UK Special Representative comments on the need for a reconciliation settlement and resilient security forces in Afghanistan
This was published under the 2010 to 2015 Conservative and Liberal Democrat coalition government
The UK's Special Representative to Afghanistan and Pakistan, Mark Sedwill, spoke at the plenary session of the International Contact Group in Kabul on 27 June.
Speaking at the Ministry for Foreign Affairs in Kabul, Mark Sedwill said:
“Thank you chairman. It is good to be back and a privilege to be undertaking my third role in this great Afghan project.
“First let me thank Minister Stanekzai for his report and for his leadership of this vital programme. As he noted, reintegration and reconciliation are entwined, and there is a great deal more to reconcilation than the often excitable media reporting of talks with the Taliban, important though that might be. As he set out an enduring reconciliation settlement must be comprehensive and inclusive, so I want to set it in the wider context of the other issues we have been discussing today.
“The theme of the London Conference, which began the Kabul process, was “Afghan leadership, international partnership”, a theme which must continue to guide this group and the international meetings over the next year, notably the Istanbul, Bonn and Chicago conferences which will set out our collective commitment beyond 2014. The international community is absolutely committed to full, or as Deputy Minister Ludin preferred “meaningful”, Afghan sovereignty. However with Afghan leadership there must also be Afghan responsibility.
“Our 2014 goal is clear: Afghanistan should be able to secure and govern itself without international combat forces but with international support. This will involve a whole government, whole country, whole people, and whole international community approach. To achieve that, Afghanistan needs a reconciliation settlement, resilient security forces and a viable state, all of which must be durable as we shift gear in 2014 from the transition phase to the sustainment phase. This includes a sustainable security, political and economic settlement underwritten by sustained commitment from the international community. My country will continue to play its part, and in that context, we hope to conclude a bilateral long-term partnership agreement in the near future.
“As Minister Stanekzai has explained, a reconciliation settlement is a settlement and not a deal, so the process and outcome must include all of Afghanistan’s communities and must reassure Afghanistan’s neighbours and partners that this country will not be a source of instability. The conditions to achieve a sustainable political settlement are clear: renounce violence and terrorism and respect the constitution. As Speaker Ibrahimi reminded us, that applies to everyone - the government and the legislative opposition - as well as the insurgency and means a commitment to strong institutions, a balance of authority between the executive and parliament, and between the centre and provinces, an independent judiciary and electoral institutions, credible and inclusive elections and so on. So resolving the current parliamentary crisis is important not only because of our collective commitment to what Dr Spanta described as the young Afghan democracy, but also to underpin the sustainable reconciliation settlement which represents the best chance of peace.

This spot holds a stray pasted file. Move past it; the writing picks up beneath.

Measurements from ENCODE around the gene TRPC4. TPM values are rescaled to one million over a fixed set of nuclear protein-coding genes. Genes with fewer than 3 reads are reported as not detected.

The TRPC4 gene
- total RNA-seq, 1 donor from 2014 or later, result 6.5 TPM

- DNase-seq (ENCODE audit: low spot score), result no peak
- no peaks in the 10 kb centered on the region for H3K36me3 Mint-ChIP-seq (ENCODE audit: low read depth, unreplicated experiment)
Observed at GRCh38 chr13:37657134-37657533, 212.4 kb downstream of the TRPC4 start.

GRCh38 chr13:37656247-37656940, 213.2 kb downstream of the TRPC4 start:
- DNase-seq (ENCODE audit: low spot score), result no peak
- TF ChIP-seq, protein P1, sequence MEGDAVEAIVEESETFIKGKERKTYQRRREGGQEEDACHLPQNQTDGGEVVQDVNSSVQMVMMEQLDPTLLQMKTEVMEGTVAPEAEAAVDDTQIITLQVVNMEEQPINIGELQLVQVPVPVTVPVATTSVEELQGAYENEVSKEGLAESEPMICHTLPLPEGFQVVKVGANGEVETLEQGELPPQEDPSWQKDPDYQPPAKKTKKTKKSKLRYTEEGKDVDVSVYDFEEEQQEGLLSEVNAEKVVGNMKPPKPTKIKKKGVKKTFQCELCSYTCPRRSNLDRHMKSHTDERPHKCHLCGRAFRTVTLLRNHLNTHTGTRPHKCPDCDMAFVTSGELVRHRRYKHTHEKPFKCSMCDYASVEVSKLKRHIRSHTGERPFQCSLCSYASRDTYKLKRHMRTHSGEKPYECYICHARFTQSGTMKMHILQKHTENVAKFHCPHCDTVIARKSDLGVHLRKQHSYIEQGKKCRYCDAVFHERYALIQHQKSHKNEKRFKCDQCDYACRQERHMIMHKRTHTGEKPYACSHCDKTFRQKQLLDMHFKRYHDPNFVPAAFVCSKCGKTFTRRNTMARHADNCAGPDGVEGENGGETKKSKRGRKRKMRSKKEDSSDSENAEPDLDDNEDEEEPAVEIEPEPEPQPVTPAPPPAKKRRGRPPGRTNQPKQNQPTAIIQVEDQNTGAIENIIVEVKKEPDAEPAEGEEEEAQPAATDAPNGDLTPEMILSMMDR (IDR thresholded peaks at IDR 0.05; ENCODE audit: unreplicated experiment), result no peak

“The second pillar of a sustainable state after 2014 is an ANSF resilient enough to underwrite a political settlement (no-one must be able to break out with impunity) and to handle the inevitable political and criminal domestic and external threats. Our commitment must be to continue to train and equip the ANSF and to fund it. So may I remind my ISAF colleagues of Defence Secretary Bob Gates’ call for a €1bn donor contribution alongside the huge American commitment. The UK hopes that by the Chicago conference this funding will be agreed.
“Third, and most important, is the viable Afghan state. As Dr Ashraf Ghani stressed this morning, while international commitments matter, the Afghan government must tackle weak and predatory governance, notably the endemic corruption of which the Kabul Bank is the iconic, but far from unique, example, and which drives many Afghans into the insurgency - over 80% of the insurgents fight in their own district and they fight not for ideology or religion but because they are disaffected from the state. Arguably as important as tackling corruption is establishing the legal framework for private sector investment if Afghanistan is to avoid an economic slump after 2014. Work on both must begin now and we should see concrete progress before Bonn.
“Finally, let me emphasise that the current parliamentary crisis, Kabul Bank, political and economic corruption more generally and respect for the constitution are not issues between the Afghan government and the international community, but between the Afghan government and the Afghan people. It is their future on which Afghan leadership depends.”